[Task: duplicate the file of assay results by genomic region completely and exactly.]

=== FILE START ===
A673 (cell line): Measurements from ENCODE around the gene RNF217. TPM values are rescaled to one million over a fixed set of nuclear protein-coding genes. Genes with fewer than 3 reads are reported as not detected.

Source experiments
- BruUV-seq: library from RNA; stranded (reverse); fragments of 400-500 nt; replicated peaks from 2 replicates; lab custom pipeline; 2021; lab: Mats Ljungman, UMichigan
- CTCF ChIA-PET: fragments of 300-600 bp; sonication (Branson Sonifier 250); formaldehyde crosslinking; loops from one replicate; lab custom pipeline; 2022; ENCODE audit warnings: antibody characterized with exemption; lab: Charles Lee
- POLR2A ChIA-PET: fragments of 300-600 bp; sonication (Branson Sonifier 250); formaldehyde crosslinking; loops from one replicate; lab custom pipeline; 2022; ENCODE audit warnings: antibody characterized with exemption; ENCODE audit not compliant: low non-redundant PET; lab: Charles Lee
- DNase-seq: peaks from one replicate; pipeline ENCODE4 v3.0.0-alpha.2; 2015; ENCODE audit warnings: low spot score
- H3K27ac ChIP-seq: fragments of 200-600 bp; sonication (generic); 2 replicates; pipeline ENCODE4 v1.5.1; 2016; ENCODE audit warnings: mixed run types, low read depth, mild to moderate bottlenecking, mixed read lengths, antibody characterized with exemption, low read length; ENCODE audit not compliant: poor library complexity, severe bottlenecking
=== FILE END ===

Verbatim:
A673 (cell line): Measurements from ENCODE around the gene RNF217. TPM values are rescaled to one million over a fixed set of nuclear protein-coding genes. Genes with fewer than 3 reads are reported as not detected.

Source experiments
- BruUV-seq: library from RNA; stranded (reverse); fragments of 400-500 nt; replicated peaks from 2 replicates; lab custom pipeline; 2021; lab: Mats Ljungman, UMichigan
- CTCF ChIA-PET: fragments of 300-600 bp; sonication (Branson Sonifier 250); formaldehyde crosslinking; loops from one replicate; lab custom pipeline; 2022; ENCODE audit warnings: antibody characterized with exemption; lab: Charles Lee
- POLR2A ChIA-PET: fragments of 300-600 bp; sonication (Branson Sonifier 250); formaldehyde crosslinking; loops from one replicate; lab custom pipeline; 2022; ENCODE audit warnings: antibody characterized with exemption; ENCODE audit not compliant: low non-redundant PET; lab: Charles Lee
- DNase-seq: peaks from one replicate; pipeline ENCODE4 v3.0.0-alpha.2; 2015; ENCODE audit warnings: low spot score
- H3K27ac ChIP-seq: fragments of 200-600 bp; sonication (generic); 2 replicates; pipeline ENCODE4 v1.5.1; 2016; ENCODE audit warnings: mixed run types, low read depth, mild to moderate bottlenecking, mixed read lengths, antibody characterized with exemption, low read length; ENCODE audit not compliant: poor library complexity, severe bottlenecking